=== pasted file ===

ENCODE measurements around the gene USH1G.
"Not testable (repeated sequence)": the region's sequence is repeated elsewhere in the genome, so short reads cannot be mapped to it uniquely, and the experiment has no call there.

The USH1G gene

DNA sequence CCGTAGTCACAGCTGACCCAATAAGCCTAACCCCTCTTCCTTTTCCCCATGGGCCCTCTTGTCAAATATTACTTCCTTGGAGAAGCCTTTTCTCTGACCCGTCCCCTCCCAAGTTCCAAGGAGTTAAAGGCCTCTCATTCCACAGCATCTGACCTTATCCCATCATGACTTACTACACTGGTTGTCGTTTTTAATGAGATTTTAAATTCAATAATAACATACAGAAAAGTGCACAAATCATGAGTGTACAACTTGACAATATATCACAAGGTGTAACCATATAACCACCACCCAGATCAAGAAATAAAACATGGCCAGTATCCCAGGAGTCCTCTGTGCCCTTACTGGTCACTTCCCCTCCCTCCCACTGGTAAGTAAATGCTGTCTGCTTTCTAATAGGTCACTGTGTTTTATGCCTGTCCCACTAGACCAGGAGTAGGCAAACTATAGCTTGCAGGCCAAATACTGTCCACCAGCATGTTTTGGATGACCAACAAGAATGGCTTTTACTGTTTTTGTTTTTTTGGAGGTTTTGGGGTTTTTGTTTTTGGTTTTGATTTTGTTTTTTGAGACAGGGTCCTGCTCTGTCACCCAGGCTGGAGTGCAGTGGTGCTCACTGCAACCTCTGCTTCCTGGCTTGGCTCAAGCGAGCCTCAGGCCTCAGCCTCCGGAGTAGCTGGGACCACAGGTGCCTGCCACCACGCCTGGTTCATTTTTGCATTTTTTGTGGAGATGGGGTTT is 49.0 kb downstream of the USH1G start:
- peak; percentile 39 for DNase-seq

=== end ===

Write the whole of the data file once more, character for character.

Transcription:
ENCODE measurements around the gene USH1G.
"Not testable (repeated sequence)": the region's sequence is repeated elsewhere in the genome, so short reads cannot be mapped to it uniquely, and the experiment has no call there.

The USH1G gene

DNA sequence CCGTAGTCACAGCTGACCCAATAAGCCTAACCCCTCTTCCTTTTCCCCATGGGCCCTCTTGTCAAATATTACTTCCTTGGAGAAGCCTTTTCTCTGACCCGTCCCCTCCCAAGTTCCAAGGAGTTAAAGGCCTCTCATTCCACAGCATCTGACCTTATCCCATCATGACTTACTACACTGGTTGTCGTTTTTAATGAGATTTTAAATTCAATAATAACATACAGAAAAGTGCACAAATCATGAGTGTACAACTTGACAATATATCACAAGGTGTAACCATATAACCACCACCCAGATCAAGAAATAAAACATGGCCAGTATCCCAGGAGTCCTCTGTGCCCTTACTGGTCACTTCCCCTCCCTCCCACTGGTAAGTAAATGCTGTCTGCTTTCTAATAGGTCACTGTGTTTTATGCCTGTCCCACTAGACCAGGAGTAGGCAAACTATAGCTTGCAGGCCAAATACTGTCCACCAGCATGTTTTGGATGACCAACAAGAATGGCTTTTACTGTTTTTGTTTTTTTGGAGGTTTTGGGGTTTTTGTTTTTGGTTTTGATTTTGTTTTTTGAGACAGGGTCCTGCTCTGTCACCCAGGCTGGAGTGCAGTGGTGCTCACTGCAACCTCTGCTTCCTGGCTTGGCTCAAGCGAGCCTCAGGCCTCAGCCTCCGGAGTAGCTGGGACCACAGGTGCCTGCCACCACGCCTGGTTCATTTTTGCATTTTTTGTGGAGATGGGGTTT is 49.0 kb downstream of the USH1G start:
- peak; percentile 39 for DNase-seq